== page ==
Leaving Fort Grey we headed for Cameron Corner about 30 km away. Went through and across plenty of red dunes with patches of flowers. The border gate is a large structure with lots of warnings about penalties for not closing the gate etc. We checked out the local facilities and the corner post - which is a few metres away from the fence. The fence was initially built to keep rabbits out of NSW; that didn't work so now it is maintained for dingos. Anyway, it's an impressive fence - rabbit netting along the bottom then coarse netting topped by about 5 barbs - about 6' high on heavy steel posts.
Then on to Innamincka via Bollards Lagoon - $10 to use the private road, which saves about 100 km. This took us across an extensive dry "lagoon" area, into dunes and past a big windmill (now not used) to the property boundary about 65 km away. Stopped and climbed a dune to take photos of the first spinifex we had come across, its very prickly.
On leaving the property the road became known as The Bore Track - narrow, corrugated and with lots of junctions and bends. It seemed to go on forever - driving required a lot of concentration. We came out onto a good road but shortly afterwards the Innamincka signs suggested that the Bore Track was the way to go. (Subsequent consultation with the map showed a main road a few kms further west.) We followed the Bore Track however as it degenerated into two wheel tracks and eventually we ran out of signs at an unmarked junction. Which way do we go? We finally came out onto gibber and clay country, pretty rough before joining the main road about 20 km from Innamincka.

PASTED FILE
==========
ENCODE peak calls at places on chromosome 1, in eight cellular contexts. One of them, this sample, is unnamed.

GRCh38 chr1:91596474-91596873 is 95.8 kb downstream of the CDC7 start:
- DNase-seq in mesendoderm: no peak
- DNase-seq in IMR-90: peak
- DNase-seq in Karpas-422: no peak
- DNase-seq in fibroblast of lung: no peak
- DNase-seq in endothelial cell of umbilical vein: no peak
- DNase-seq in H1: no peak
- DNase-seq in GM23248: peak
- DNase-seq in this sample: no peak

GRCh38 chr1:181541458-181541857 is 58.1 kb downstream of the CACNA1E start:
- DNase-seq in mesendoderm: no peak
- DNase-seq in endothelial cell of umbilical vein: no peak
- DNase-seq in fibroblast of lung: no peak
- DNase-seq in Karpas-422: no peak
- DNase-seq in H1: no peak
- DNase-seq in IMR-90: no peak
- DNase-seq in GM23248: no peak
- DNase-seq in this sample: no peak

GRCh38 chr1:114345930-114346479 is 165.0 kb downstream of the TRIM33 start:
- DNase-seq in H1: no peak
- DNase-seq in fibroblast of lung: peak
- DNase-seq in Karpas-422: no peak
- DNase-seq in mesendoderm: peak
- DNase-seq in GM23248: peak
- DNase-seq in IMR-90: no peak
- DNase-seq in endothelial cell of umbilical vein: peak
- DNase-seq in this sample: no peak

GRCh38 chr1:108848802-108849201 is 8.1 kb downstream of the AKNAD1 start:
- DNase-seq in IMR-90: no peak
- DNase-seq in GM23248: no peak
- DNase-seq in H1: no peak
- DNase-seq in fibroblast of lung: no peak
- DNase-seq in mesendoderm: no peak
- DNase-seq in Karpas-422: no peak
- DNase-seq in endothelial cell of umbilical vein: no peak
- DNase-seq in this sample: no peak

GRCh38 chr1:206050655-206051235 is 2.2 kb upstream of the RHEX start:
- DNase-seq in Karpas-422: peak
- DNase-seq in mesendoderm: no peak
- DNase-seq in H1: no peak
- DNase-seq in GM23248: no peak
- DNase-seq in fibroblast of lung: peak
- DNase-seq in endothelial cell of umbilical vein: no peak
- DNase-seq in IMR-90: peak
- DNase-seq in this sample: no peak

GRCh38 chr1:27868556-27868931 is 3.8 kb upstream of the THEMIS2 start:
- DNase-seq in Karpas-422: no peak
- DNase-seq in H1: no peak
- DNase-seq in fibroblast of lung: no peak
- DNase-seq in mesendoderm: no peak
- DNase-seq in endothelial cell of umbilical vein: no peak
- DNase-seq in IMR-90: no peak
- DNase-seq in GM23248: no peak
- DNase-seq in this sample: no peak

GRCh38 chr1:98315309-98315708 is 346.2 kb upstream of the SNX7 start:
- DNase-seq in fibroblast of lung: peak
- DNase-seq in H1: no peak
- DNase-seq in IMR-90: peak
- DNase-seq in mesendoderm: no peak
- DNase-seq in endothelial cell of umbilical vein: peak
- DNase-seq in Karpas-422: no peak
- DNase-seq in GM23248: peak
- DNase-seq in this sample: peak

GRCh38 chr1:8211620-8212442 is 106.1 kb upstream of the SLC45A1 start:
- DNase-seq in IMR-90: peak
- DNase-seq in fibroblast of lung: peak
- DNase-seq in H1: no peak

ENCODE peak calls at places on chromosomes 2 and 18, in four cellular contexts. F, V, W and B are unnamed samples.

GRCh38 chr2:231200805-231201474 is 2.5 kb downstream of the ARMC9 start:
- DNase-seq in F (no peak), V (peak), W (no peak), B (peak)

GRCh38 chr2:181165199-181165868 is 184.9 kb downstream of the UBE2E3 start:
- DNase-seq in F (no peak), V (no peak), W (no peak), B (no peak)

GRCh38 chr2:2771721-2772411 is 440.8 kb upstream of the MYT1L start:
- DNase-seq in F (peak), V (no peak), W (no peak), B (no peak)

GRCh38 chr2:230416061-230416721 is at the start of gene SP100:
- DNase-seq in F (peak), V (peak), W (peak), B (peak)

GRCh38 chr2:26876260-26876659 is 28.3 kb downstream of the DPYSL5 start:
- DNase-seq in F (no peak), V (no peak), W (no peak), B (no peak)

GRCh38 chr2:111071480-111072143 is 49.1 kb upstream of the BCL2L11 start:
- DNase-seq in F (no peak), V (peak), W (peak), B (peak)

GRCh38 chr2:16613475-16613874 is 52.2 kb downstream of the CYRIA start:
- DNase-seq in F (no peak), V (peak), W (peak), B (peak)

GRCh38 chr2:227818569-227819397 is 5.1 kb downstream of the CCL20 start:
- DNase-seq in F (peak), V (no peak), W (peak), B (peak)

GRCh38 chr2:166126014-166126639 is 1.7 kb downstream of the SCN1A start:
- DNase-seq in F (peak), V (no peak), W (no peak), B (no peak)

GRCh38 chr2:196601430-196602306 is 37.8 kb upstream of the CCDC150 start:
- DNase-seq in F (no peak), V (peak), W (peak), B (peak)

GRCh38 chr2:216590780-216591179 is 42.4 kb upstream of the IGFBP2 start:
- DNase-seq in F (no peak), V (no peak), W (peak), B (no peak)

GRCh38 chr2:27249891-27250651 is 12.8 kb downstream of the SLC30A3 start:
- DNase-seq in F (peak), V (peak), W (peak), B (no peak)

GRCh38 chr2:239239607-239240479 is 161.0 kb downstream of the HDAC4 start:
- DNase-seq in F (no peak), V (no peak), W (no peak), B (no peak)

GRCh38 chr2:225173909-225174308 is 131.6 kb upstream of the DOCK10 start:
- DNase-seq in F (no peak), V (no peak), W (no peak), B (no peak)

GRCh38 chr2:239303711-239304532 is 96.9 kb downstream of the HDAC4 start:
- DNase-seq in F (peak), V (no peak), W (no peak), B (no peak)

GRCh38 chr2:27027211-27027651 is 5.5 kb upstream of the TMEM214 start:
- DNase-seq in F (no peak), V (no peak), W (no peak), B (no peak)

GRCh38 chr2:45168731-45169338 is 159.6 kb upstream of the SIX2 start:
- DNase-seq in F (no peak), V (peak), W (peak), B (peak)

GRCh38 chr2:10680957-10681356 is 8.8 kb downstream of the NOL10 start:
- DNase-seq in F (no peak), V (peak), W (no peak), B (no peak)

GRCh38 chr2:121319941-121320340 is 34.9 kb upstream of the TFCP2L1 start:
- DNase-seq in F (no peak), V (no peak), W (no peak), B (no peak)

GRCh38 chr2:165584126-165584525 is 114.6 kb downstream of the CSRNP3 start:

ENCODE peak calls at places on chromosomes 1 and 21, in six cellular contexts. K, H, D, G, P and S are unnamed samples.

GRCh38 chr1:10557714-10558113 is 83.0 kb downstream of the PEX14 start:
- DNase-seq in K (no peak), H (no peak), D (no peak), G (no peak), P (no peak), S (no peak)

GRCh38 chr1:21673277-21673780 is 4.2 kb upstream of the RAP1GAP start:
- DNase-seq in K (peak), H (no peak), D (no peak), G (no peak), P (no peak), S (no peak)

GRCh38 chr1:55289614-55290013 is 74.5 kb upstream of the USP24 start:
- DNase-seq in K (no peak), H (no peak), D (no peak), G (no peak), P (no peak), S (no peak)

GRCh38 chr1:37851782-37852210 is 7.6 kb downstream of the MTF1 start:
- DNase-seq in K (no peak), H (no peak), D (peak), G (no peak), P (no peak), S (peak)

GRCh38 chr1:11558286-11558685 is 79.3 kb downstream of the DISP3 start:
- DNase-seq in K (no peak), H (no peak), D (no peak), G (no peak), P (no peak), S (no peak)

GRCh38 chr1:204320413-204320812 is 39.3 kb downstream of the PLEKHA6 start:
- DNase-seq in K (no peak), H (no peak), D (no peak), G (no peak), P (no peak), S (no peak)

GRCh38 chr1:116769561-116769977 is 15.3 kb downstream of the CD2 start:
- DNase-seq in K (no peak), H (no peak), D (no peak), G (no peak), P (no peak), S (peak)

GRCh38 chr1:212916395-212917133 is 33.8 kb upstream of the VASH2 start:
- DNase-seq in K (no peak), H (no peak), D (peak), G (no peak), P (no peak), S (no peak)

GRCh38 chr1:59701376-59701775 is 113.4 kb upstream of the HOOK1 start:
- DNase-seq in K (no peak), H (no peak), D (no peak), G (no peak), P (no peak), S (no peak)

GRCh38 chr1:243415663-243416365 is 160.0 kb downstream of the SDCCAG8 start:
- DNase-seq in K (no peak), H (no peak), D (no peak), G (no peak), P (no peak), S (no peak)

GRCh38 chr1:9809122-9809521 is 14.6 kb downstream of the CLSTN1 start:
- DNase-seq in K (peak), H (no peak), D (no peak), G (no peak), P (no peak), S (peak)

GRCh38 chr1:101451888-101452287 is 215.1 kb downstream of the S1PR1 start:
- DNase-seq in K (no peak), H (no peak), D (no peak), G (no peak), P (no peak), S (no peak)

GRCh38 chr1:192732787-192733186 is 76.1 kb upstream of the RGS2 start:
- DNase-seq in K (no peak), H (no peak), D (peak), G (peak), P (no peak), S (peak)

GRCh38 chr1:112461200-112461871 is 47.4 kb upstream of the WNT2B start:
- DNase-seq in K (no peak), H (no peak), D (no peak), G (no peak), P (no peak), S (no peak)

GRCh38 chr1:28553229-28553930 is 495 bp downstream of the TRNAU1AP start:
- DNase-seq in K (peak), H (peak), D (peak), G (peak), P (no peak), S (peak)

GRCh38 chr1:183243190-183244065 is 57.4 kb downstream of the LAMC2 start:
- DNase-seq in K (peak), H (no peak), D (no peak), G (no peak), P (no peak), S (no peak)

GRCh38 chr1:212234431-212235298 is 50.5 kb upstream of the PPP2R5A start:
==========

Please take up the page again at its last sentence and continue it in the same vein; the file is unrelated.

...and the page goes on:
Innamincka consists of little more than a pub and trading post, plus the NP office/museum in the restored Australian Inland Mission hospital. We got the tyre repaired and checked out the conveniences. Camping is on the common beside Cooper Ck. As Desert Parks pass-holders, we were entitled to use the other side of the creek, so had plenty of room. The creek is very muddy and local water seems to come directly from here - at least it's a similar khaki colour. Nevertheless we used it to wash our clothes.
The next day we went back into "town" for bread, water and to check out the display in the parks office. (Opening hours - "when the ranger is in".) Displays are a series of informative panels about the history of the area - Bourke and Wills, aborigines, pastoralists, AIM hospital and its restoration in 1994 after being a ruin for almost 50 years.
Rubbish has to be taken to the tip which is heavily populated by crows and black kites, which we had seen earlier and wondered at their numbers.